Applications of Non-Fungible Tokens In Law

Adrian Cartland
7 min readMar 25, 2021
Anton Shuvalov

If Bitcoin and other crypto currencies were the 2019 speculative mania, Non-Fungible Tokens (“NFTs”) are the 2021 speculative mania. By way of example, Jack Dorsey (CEO of Twitter) recently sold a NFT of his first ever tweet for $2.9M! While currently NFTs are predominantly used for trading art works in digitalised forms or for collectible gamification (such as CryptoKitties) it seems to me that NFTs have obvious application for use in legal documents.

Intro to NFTs

NFTS are a digital asset stored on the Blockchain that are, as the name suggests, not fungible. Whereas if I give you one bitcoin my bitcoin ledger is reduced by one and yours increased by one, and you give me one bitcoin back so your ledger is then reduced by one and mine increased by one I will not necessarily have the same bitcoin. This is the same as for electronic transfers of money, a fungible. This means it does not matter whether I got the same bitcoin. All that matters is that my ledger correctly shows the number of bitcoins that I have.

With a NFT I have a specific token which will have an identifier to it and so if I transfer you NFT number 001 you now have the specific NFT 001 and unless you transfer that specific one back to me I cannot ever get it again. While I might attempt to make a copy of NFT 001 the ledger will record you as the sole owner of the original. So, for a NFT that is an artwork I might take a screen shot of it but you would retain the original. Just like I might take a photo of your painting, you will still own the original painting and I will merely have a copy. In a world where digital artists can have their images copied infinitely for nil marginal cost there is obvious appeal. An artist can create an artwork and attach it to an NFT and it instantly has collectability and non-reproducibility. In a world obsessed by speculation on digital assets there is a further obvious appeal.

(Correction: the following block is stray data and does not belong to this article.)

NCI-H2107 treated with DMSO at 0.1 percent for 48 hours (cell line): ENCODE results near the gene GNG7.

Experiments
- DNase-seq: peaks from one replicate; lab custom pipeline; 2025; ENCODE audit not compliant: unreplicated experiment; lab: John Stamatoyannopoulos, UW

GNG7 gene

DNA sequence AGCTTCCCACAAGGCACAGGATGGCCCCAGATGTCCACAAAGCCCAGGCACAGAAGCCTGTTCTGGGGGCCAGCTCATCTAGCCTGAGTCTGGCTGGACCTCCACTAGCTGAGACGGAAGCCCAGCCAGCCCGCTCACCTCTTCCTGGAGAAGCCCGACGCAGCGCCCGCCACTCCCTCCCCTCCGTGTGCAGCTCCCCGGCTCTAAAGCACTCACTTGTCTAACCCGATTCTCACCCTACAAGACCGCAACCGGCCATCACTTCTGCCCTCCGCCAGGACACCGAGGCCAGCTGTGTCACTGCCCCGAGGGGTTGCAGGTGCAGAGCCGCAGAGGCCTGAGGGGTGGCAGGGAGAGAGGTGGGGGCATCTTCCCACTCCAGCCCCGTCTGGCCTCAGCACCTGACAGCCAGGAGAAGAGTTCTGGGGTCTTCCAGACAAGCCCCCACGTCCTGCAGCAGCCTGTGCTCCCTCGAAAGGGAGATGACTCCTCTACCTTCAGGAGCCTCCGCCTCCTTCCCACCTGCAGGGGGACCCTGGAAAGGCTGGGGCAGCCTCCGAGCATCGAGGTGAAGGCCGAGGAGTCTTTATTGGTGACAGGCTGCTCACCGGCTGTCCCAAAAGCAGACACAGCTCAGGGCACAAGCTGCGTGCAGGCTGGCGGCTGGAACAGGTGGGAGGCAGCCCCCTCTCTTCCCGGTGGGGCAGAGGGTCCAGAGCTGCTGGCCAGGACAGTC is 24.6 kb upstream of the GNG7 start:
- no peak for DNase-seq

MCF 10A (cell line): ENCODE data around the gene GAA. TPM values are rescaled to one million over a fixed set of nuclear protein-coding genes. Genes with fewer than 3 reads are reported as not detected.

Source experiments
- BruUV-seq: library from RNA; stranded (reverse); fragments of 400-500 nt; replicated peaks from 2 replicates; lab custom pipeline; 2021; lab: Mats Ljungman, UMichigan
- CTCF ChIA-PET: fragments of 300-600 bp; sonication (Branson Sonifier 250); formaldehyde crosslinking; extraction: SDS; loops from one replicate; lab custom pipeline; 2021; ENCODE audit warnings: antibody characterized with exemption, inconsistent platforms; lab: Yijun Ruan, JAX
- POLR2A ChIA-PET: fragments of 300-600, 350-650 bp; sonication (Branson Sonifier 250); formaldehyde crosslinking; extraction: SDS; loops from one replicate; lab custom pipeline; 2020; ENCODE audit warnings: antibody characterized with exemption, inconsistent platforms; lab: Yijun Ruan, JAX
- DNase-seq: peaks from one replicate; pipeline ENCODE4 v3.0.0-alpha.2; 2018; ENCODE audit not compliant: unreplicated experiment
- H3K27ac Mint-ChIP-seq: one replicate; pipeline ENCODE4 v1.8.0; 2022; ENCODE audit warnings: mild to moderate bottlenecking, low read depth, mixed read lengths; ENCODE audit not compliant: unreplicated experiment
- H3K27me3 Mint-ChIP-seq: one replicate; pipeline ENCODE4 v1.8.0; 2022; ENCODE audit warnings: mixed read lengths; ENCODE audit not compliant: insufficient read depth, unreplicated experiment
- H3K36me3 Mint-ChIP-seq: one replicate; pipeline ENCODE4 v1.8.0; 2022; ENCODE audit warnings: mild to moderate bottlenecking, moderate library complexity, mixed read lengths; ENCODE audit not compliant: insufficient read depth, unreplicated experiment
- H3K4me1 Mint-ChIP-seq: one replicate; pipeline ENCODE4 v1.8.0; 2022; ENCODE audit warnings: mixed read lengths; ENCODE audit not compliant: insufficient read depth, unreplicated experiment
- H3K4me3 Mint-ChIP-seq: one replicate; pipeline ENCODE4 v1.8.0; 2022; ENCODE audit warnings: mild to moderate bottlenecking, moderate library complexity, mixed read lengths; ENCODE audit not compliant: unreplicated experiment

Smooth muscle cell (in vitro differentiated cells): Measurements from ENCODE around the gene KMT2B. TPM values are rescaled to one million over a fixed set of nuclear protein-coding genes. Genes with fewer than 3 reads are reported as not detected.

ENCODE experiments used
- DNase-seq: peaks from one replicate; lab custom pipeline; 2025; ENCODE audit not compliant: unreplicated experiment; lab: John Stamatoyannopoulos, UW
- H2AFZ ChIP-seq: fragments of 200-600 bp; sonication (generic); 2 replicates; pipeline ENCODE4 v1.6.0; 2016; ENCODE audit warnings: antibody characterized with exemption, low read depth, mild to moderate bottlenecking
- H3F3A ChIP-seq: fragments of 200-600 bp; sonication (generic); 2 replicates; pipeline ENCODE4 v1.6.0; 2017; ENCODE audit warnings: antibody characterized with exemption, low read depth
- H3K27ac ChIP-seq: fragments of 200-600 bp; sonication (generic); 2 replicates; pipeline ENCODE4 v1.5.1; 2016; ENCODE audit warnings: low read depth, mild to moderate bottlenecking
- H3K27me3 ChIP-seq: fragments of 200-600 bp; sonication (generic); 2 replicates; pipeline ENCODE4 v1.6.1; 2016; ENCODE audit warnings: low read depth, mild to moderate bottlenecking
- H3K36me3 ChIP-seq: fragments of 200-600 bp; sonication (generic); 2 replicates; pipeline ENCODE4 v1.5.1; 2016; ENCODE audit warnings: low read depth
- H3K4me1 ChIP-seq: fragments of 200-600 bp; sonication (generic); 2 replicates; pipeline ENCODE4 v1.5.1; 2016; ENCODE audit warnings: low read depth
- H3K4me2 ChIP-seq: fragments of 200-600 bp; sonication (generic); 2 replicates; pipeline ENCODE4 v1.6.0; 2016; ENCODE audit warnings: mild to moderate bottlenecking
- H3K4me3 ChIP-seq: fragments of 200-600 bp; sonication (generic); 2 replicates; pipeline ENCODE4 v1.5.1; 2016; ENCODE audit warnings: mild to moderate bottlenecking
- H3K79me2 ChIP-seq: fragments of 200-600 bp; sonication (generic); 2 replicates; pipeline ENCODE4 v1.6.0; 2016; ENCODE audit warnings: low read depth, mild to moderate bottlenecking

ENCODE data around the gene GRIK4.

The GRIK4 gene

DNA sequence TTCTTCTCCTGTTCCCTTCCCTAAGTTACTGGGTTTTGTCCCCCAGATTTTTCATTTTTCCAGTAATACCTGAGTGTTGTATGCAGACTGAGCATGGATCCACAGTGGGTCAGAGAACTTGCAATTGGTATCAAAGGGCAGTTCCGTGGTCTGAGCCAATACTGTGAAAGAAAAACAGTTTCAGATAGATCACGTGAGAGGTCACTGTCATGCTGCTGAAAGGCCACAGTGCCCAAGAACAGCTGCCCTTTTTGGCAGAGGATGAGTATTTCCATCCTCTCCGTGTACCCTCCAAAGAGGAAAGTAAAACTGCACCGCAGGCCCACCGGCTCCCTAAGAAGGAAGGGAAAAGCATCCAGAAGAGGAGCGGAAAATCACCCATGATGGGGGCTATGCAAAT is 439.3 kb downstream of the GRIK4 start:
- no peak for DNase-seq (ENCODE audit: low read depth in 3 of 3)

The problem of the original-copy

Over the past 20 years we have seen a greater uptake of the creation of digital documents. It is common for us to make payments with online payment facilities, share documents online and execute documents through mediums such as DocuSign. One area where the law and practice has not quite kept up has been in the understanding of what constitutes an original. Where “wet” signatures are used on paper it is clear that this is the original and a scanned electronic version is the copy. It is common for such a copy to then be proved in some manner, for example by a statement to the effect of “This document is a true copy of the original”.

But where the document is created electronically there may be multiple originals or, in an alternate view, there are no originals. Let’s say that I create an agreement that I PDF and then electronically sign. I send that document to you. Do I have the original? Do you have the original? They are both clones of the same document. You might say that they are digital reproductions of the same document and so therefore both the originals. I can therefore have an unlimited number of originals.